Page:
[From Manx Recollections, 1894]




Or late years, Philip having left school in Douglas, went to King William's College at Castletown; but in 1860 he appears to have vacated Castletown for Cambridge. It had been the boy's wish to enter the army, but his mother was completely against it, not considering, it is said, the military profession one that a Christian man should voluntarily choose. Accordingly Philip with reluctance gave up the idea of the army, and began his university studies with a view to the medical profession.

In 1862 he took his degree of B.A., which was a great relief to his parents' minds. He left Cambridge, and returned to Douglas. Whilst at Douglas at this time he became very constant in his visits at the house of Mr. and Mrs. Craigie. They had one daughter; she was several years older than Philip, but somehow or other he got drawn into a very marked intimacy with her, and eventually they became engaged. This engagement was not one of which Dr. and Mrs. Elliott approved. Mrs. Elliott would fain have sought the comfort, though too late for the advice, of her brother; but she almost feared to tell him of the projected marriage, feeling sure that he would deem the engagement premature and very ridiculous, Philip being so extremely young, to say nothing of the lady being so much older.

Whilst labouring under anxiety about Philip and his future, the mother insensibly dwelt, if possible, more than ever on the memory of Willie. In a letter she writes at this time she says : - "This is the birthday of one who would be twenty-four I years of age, if he were here. But he is awaiting another birthday into endless life, through the birth and death and resurrection of our Redeeming Lord, who liveth and was dead, and is alive for evermore.
"Every return of spring brings us nearer and nearer to the coming spring-time of that new life. When Willie was a young child he used to amuse himself with a childish play which he called 'Dissolving Views.' One day when he was going through it in his room, he took up a little anchor and said, 'This represents Hope leaning on her anchor, and waiting for the long land.' It reminds one of the voyagers on a stormy sea who cast anchors out of the stern and wished for the day."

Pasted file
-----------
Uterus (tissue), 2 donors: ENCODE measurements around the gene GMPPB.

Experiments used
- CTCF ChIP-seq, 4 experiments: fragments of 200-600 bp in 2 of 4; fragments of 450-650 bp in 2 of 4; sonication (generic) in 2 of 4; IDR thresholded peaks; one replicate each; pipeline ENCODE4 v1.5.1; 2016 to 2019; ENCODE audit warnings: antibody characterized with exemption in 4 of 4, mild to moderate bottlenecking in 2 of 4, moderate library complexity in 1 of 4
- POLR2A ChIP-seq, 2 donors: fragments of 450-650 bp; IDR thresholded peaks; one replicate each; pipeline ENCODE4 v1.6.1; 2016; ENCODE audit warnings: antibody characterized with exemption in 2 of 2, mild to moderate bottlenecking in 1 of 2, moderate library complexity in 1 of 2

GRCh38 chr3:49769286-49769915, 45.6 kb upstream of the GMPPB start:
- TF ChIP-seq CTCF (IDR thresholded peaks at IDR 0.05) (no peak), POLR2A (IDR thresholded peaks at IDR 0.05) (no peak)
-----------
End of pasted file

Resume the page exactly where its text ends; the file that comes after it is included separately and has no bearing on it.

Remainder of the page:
She wished for the day - poor mother ! - the bright resurrection morn when she should greet her darling again. Though Willie was dead he was still in a sense ever living to her. She, as it were, felt him about her, touched him with her hand, spoke to him in that ever-recurring converse of spirit with spirit. Philip, however, was now her all in all in a more material sense. As the thought of his parting from her by marriage overwhelmed her at times, she clung to him with an intensity never before so apparent. Possibly, as she regretted the step her boy had taken in regard to the future, she remembered how she too had made her choice in the matter of marriage irrespective of the odds against it; and for this reason she must bear with the son who was just after all following in her steps. Not probably that the thought made the circumstance any easier to bear, rather the reverse. What we sow that shall we also reap, was a sad and painful reflection. Happily having at last confided her doubts and her fears to her brother, he wrote her a most kind and appeasing letter, which tended considerably to lighten the cloud which had settled on her spirit; and as it was her nature to see most things couleur de rose, rue rosy tint began to appear on the surface of the marriage engagement; and she set about making all due preparations of uiind for the approaching celebration. She and Mrs. Craigie, her boy's mother-in-law elect, went frequently to gether to return calls and receive from acquaintances and friends their congratulations on the coming event. The marriage was settled to take place on June 15, 1864, Philip being twenty-one years of age. It was to be at St. Thomas's, the church the Craigies attended; and Mr. Weatherell had consented to come over and assist at the marriage service.